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Labour and the RMA

Written By: - Date published: 3:55 pm, September 10th, 2009 - 40 comments
Categories: Environment, labour - Tags: , ,

No Right Turn and Frogblog both have pieces up on Labour’s decision to vote in support of the Government’s moves to gut the RMA last night. It’s disappointing to say the least.

I’d be interested to hear from some Labour MPs why they voted this way, either in the comments section of this post or over at Red Alert. If there’s a good reason I’d like to hear it.

40 comments on “Labour and the RMA ”

  1. lprent 1

    I would as well. As I understand (haven’t looked yet), this all went through under urgency, and without select committee…

    There was no reason for the urgency, and if they bypassed the select committee process then I’m going to get bloody annoyed.

    • lprent 1.1

      Ok looks like it went through committee.

      The bill was voted on in its entirety rather than clause by clause because that as how NACT wanted it. That sounds like one of those other ‘innovations’ that NACT has put into place on their path to dictatorship. Can’t remember hearing about that before.

      Labour approved of most of the changes to the RMA and were given no opportunity to do the clauses.

      I’ll have a look at the final detail on the bill during the weekend.

  2. the sprout 2

    Agreed Eddie, pretty shit look for Labour on the face of it.

    I would also be VERY keen to hear what compelling reasons Labour had for supporting these amendments.

    • Tigger 2.1

      I assume (and Red Alert confirms it I think) that Labour liked some of the amendments, didn’t like some, and were forced to choose to vote or not. To vote probably made more political sense than not. Their position on the tree thing is well known. I guess it was a case of not dying in a ditch over it.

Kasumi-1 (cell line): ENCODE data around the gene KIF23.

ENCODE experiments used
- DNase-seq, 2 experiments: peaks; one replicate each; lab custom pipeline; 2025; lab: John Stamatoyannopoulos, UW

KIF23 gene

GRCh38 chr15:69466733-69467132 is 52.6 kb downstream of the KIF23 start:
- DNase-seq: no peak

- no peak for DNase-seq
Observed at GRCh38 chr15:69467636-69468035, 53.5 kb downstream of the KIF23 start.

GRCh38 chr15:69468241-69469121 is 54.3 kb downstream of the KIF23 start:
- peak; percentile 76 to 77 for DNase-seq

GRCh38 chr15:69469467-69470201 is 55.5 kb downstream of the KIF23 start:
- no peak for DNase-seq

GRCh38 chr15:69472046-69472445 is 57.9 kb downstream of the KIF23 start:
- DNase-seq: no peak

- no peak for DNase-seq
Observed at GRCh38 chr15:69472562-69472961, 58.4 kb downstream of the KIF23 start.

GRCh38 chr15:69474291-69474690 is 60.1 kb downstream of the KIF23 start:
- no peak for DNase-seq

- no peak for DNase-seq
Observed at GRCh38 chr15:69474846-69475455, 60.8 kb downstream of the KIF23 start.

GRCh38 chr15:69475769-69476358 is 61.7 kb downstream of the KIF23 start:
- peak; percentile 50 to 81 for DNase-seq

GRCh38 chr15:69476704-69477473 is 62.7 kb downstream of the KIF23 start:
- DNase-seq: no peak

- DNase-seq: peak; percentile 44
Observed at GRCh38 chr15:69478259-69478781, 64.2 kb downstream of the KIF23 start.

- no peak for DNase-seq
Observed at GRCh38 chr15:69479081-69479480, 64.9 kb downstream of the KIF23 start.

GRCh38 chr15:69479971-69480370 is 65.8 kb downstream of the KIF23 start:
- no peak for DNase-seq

I am far more concerned about all this legislation being debated on under urgency. When will all those who screamed blue murder about the EFA going to start screaming about this affront to democracy? Never, of course.

  3. burt 3


    Perhaps Labour don’t share your perspective that if it’s a National party idea it is automatically a bad idea ?

    • lprent 3.1

      The tree one sucks. I’d describe it as a murder enhancing rate. Whats the bet that there are a few assaults after some arsehole kills their neighbours trees. It’d be as fast as going through the courts

      • gargoyle 3.1.1

        I might be mistaken but I would think killing ones neighbours trees will still be illegal and won’t be allowed under this revision of the RMA, although it may be hidden in the John Key baby eating sub clauses somewhere.

        • lprent

          The point is that after the maniac from next door kills your tree, the only recourse is to spend thousands of dollars and years to go through the courts. The existing law means that the councils can prosecute you.

          • gargoyle

            So the council can prosecute me for my neighbour killing my tree……………. OK

          • burt

            As the owner of a few acres of trees (non commercial regenerating native bush that I paid buttons for when it was a hillside covered in ‘useless’ gorse many years ago) I probably have a different perspective on trees that encroach on other peoples sunlight/views or stick their roots into peoples drains etc.

            Don’t get me wrong I’m a massive fan of trees (especially native bush) but in suburbia trees have to work around the houses people live in. Belligerence over trees planted on boundaries is the cause of much dispute and there certainly is such a thing as trees being a nuisance.

            From a green (environmental) perspective I think everyone should respect trees (and have as many as they can without pissing their neighbours off) but I have seen many situations where that little shrub planted 20 years ago becomes a monster tree and major problem and should be hacked down and replaced with a smaller variety.

            If you want to talk about buying useless land and letting it regenerate to native bush then I’m all for that as I have demonstrated by my actions – but I genuinely think getting precious about one or two specimens in the back year (often not even native) is just being ‘bad neighbours’.